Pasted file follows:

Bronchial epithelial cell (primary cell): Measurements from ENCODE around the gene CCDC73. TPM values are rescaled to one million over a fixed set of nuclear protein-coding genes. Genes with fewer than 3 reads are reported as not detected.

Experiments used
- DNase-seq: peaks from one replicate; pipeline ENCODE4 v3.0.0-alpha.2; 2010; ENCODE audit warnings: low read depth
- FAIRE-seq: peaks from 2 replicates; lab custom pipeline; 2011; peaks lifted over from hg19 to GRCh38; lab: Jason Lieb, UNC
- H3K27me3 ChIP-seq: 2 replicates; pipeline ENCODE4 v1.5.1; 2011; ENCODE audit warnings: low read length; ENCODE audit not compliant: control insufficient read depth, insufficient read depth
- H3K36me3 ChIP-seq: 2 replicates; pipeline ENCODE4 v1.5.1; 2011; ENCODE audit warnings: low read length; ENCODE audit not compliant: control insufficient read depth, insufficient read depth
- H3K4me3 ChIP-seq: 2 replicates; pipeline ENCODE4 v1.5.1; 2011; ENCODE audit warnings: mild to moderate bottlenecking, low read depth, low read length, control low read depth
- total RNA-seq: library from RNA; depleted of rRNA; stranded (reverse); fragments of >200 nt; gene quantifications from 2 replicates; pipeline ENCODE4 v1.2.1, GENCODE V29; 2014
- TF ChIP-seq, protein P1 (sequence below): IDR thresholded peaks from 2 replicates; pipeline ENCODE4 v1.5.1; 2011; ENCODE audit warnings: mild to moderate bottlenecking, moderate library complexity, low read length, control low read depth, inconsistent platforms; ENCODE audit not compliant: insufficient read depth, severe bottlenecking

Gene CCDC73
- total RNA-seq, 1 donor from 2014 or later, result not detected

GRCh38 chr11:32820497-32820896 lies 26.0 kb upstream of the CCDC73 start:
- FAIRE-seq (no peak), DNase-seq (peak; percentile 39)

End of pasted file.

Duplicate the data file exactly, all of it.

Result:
Bronchial epithelial cell (primary cell): Measurements from ENCODE around the gene CCDC73. TPM values are rescaled to one million over a fixed set of nuclear protein-coding genes. Genes with fewer than 3 reads are reported as not detected.

Experiments used
- DNase-seq: peaks from one replicate; pipeline ENCODE4 v3.0.0-alpha.2; 2010; ENCODE audit warnings: low read depth
- FAIRE-seq: peaks from 2 replicates; lab custom pipeline; 2011; peaks lifted over from hg19 to GRCh38; lab: Jason Lieb, UNC
- H3K27me3 ChIP-seq: 2 replicates; pipeline ENCODE4 v1.5.1; 2011; ENCODE audit warnings: low read length; ENCODE audit not compliant: control insufficient read depth, insufficient read depth
- H3K36me3 ChIP-seq: 2 replicates; pipeline ENCODE4 v1.5.1; 2011; ENCODE audit warnings: low read length; ENCODE audit not compliant: control insufficient read depth, insufficient read depth
- H3K4me3 ChIP-seq: 2 replicates; pipeline ENCODE4 v1.5.1; 2011; ENCODE audit warnings: mild to moderate bottlenecking, low read depth, low read length, control low read depth
- total RNA-seq: library from RNA; depleted of rRNA; stranded (reverse); fragments of >200 nt; gene quantifications from 2 replicates; pipeline ENCODE4 v1.2.1, GENCODE V29; 2014
- TF ChIP-seq, protein P1 (sequence below): IDR thresholded peaks from 2 replicates; pipeline ENCODE4 v1.5.1; 2011; ENCODE audit warnings: mild to moderate bottlenecking, moderate library complexity, low read length, control low read depth, inconsistent platforms; ENCODE audit not compliant: insufficient read depth, severe bottlenecking

Gene CCDC73
- total RNA-seq, 1 donor from 2014 or later, result not detected

GRCh38 chr11:32820497-32820896 lies 26.0 kb upstream of the CCDC73 start:
- FAIRE-seq (no peak), DNase-seq (peak; percentile 39)